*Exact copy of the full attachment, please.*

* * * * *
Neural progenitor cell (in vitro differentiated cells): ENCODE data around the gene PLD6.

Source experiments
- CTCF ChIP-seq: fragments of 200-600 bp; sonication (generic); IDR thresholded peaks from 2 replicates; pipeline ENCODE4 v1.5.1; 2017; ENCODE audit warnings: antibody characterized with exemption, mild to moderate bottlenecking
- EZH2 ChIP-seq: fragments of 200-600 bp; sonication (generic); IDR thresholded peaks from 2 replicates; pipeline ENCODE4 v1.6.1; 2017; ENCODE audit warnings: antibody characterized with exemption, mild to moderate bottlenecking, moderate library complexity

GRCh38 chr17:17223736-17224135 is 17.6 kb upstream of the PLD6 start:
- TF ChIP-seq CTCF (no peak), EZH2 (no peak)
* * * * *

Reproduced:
Neural progenitor cell (in vitro differentiated cells): ENCODE data around the gene PLD6.

Source experiments
- CTCF ChIP-seq: fragments of 200-600 bp; sonication (generic); IDR thresholded peaks from 2 replicates; pipeline ENCODE4 v1.5.1; 2017; ENCODE audit warnings: antibody characterized with exemption, mild to moderate bottlenecking
- EZH2 ChIP-seq: fragments of 200-600 bp; sonication (generic); IDR thresholded peaks from 2 replicates; pipeline ENCODE4 v1.6.1; 2017; ENCODE audit warnings: antibody characterized with exemption, mild to moderate bottlenecking, moderate library complexity

GRCh38 chr17:17223736-17224135 is 17.6 kb upstream of the PLD6 start:
- TF ChIP-seq CTCF (no peak), EZH2 (no peak)